Quickly it developed into a contest where Exeter were all shape and not enough substance, still a shadow of the team that once ruled England and conquered Europe two seasons ago. Yet you wondered if Munster would have enough to put them away.

A week ago in Sandy Park, Munster were happy enough to be going in only 10 points down at half-time given the hillock of errors they had built, mainly around balls put down.

This was a lot tighter on that front. A lead of 13-5 suited them nicely. The irony was that it was Jack O’Donoghue, one of their best operators and leaders, who couldn’t hold two tricky passes he needed to secure.

By way of a bonus the last act of the half was a long-range penalty attempt from Sam Simmonds that was well off target.

It was like one of those interviews where the politician is told he or she has very little time to make a final point, and then fluffs their lines — a bit of a saga in this tie for Simmonds given he missed both conversions last week as well. With that went the wind advantage, a stiff one coming in over the terrace at the Mayorstone end.

When you added that to the missed conversion of Sam Maunder’s try on 11 minutes, those five points illustrated how far off the pace they were. Maunder was a constant source of go-forward for them, as was Henry Slade at centre, and the number nine did his best to create the sort of quality opportunity they needed out wide, for Munster’s defence tightened every time he touched the ball.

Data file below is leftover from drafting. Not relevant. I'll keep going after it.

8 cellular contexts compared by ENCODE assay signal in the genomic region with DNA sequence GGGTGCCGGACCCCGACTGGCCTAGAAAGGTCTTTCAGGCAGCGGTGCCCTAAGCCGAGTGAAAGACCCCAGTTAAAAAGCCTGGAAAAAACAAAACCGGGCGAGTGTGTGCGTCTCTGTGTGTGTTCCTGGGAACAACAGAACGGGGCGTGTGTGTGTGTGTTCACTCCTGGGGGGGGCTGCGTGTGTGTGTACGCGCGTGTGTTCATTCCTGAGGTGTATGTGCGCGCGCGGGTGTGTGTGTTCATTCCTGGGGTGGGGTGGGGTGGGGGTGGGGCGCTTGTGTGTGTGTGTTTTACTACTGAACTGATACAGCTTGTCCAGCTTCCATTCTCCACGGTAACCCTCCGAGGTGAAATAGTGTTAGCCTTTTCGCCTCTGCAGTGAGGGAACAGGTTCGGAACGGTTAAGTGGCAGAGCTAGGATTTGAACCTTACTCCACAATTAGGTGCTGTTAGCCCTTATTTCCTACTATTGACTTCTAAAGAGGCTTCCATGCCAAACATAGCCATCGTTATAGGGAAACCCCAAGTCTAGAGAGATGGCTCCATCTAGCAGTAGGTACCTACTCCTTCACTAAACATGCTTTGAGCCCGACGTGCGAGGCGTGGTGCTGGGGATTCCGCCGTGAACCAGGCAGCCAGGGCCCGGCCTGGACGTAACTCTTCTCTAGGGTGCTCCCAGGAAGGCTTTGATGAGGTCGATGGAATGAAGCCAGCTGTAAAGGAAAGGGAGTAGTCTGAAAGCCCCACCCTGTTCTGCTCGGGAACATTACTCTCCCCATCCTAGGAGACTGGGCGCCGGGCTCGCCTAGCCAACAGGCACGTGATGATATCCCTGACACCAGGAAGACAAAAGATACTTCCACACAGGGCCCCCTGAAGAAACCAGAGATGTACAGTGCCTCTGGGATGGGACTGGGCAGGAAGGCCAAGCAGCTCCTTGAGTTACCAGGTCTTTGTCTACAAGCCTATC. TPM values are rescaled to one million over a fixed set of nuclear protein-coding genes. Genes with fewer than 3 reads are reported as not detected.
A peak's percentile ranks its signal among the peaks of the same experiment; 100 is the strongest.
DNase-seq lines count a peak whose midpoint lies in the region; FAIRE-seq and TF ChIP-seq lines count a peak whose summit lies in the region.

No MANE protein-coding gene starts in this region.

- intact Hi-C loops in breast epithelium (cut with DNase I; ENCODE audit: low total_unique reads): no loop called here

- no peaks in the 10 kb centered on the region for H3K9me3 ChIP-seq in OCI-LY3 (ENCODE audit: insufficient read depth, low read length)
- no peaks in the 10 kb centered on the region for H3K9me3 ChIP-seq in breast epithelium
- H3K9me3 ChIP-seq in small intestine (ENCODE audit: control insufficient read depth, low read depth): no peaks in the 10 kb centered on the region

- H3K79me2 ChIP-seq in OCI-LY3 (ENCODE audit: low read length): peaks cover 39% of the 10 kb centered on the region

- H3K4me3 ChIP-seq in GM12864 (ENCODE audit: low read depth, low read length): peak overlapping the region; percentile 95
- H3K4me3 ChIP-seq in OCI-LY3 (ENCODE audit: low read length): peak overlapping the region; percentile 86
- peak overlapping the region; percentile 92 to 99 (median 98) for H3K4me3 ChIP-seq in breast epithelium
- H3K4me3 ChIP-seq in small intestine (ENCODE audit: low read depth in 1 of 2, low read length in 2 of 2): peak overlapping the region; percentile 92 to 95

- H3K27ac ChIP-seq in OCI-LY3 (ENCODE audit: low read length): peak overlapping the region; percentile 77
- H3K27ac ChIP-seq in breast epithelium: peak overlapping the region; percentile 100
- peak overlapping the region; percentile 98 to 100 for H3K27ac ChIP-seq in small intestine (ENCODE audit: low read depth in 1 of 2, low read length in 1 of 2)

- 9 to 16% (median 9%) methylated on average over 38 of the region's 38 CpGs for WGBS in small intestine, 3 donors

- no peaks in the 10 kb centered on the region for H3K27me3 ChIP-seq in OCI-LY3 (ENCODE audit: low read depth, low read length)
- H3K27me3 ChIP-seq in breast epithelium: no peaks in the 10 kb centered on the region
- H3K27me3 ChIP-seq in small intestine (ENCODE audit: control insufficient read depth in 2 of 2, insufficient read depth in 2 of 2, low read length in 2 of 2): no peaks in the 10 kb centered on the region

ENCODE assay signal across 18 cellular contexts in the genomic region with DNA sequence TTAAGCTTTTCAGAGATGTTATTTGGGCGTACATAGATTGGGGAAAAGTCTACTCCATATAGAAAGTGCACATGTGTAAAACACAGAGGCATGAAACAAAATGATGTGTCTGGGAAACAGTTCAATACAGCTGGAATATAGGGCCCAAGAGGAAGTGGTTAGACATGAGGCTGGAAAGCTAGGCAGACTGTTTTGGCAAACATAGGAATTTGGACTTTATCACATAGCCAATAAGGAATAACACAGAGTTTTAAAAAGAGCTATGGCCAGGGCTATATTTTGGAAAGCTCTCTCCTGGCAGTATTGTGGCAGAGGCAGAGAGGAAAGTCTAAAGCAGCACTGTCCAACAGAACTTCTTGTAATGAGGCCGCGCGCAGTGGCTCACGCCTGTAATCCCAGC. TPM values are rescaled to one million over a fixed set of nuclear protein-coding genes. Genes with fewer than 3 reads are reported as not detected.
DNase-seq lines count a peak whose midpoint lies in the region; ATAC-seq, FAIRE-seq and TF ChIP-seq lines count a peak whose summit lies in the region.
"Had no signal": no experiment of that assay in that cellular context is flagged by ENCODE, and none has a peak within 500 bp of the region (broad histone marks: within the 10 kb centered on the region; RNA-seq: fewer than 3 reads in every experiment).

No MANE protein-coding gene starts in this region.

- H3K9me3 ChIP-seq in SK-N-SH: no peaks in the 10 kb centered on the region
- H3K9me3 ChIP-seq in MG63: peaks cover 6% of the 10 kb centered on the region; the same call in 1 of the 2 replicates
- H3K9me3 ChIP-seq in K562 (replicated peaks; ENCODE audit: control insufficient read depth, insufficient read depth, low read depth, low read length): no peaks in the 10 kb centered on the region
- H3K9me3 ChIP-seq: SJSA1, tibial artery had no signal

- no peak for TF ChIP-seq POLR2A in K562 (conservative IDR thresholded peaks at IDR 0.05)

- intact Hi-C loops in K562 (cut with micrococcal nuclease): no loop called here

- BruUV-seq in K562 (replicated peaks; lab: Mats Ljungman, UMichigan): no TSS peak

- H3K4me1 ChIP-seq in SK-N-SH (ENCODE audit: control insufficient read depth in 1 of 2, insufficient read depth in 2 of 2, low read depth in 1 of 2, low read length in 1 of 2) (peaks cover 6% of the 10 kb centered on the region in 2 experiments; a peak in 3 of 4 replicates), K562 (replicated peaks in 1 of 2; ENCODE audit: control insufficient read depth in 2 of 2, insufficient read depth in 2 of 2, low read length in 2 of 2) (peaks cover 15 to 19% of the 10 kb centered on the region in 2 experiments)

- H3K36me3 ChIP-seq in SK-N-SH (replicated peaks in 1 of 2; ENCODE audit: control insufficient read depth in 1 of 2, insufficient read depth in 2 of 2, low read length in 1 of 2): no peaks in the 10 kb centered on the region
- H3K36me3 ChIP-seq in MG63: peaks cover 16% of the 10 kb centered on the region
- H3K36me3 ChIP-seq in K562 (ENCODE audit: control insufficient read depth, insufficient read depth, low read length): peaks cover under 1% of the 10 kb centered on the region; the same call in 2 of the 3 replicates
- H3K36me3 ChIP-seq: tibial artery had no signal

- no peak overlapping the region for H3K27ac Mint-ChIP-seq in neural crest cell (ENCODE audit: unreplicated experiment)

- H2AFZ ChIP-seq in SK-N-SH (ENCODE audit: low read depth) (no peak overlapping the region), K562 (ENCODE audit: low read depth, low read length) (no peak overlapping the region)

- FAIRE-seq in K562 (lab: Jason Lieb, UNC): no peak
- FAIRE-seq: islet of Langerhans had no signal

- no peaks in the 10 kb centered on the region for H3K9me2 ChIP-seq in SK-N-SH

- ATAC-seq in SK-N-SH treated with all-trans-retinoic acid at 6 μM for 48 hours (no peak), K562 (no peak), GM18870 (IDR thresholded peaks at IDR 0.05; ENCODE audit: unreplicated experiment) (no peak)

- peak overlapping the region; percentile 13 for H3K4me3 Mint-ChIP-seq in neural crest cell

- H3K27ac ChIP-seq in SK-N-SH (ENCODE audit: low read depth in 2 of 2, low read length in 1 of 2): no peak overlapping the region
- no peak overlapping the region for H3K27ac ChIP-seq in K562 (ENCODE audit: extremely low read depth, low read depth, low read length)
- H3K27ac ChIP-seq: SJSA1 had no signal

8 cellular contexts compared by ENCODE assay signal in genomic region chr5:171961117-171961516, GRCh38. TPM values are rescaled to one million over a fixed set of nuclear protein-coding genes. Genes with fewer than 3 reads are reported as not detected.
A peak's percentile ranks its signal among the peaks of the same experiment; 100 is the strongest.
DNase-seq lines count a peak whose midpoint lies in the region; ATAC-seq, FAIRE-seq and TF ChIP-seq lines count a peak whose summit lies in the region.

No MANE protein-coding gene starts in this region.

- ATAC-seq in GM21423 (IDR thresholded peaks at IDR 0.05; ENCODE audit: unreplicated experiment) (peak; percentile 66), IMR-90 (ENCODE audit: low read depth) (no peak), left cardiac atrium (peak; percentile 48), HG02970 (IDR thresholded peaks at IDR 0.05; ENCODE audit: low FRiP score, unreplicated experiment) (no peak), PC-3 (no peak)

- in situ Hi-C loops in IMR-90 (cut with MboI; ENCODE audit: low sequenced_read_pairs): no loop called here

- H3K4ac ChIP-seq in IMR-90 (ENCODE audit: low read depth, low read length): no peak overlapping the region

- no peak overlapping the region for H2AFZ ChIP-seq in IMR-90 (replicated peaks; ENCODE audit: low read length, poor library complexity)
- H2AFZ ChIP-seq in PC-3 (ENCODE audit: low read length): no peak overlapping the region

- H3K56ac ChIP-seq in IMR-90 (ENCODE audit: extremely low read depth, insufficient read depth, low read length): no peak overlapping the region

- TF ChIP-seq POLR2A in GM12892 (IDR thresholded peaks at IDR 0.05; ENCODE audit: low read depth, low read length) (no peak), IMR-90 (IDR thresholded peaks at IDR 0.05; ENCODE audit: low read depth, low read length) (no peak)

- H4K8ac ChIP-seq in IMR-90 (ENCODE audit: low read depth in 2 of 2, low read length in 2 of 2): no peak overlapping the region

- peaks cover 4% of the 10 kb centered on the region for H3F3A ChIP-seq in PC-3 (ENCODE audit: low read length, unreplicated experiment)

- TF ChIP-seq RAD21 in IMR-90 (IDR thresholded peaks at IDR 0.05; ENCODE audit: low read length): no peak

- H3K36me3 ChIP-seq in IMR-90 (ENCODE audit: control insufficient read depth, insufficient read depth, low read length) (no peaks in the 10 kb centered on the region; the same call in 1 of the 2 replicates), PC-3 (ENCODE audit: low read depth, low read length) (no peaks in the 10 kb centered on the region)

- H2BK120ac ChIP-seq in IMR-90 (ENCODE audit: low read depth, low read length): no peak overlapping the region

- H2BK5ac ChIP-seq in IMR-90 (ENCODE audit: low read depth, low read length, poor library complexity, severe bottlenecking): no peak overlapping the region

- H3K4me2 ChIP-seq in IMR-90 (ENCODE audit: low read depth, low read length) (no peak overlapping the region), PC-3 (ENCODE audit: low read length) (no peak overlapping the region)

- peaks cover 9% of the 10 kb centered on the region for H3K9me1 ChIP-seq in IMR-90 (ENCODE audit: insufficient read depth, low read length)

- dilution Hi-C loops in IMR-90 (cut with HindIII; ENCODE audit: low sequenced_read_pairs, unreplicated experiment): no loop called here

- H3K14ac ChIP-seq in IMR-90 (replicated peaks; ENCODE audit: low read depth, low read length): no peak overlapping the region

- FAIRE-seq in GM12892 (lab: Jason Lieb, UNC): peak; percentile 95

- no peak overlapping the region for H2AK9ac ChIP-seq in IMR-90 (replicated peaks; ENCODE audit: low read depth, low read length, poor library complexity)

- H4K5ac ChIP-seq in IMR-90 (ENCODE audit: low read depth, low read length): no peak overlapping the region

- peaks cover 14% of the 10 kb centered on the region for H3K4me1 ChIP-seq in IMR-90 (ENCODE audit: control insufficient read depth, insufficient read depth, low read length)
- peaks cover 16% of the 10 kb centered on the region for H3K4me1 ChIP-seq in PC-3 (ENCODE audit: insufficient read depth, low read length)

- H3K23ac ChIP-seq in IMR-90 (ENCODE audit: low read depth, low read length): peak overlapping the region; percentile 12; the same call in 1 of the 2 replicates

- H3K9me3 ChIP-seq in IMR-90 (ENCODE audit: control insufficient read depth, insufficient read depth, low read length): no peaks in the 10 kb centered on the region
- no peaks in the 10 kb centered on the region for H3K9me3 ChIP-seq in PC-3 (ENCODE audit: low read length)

His try overtook an early penalty for Carbery and was impossible to stop. Rugby as a sport has a lot to examine on the safety front but that doesn’t mean other stuff doesn’t need fixing.

For example, is it credible that a defender won’t make the tackle when attacked five metres from his own line? In this case Conor Murray was the man with Hobson’s choice and Maunder was making an offer he knew couldn’t be refused.

The good news for Munster, aside from the missed conversion, was the ledger showing plus three points by the time Murray was sprung from the sin bin. Carbery’s penalty in the scrumhalf’s absence added nicely to the clock-eating policy which they managed without interference from referee Mathieu Raynal.

But the Vermeulen try early in the second half spread some panic around the ground. Suddenly 13-5 was 13-10 — yes Simmonds missed again — and it took Carbery’s two penalties to calm the nerves. The second, for 19-10 after a gift-wrapped ruck entry from Jannes Kirsten, had some tonic thrown in.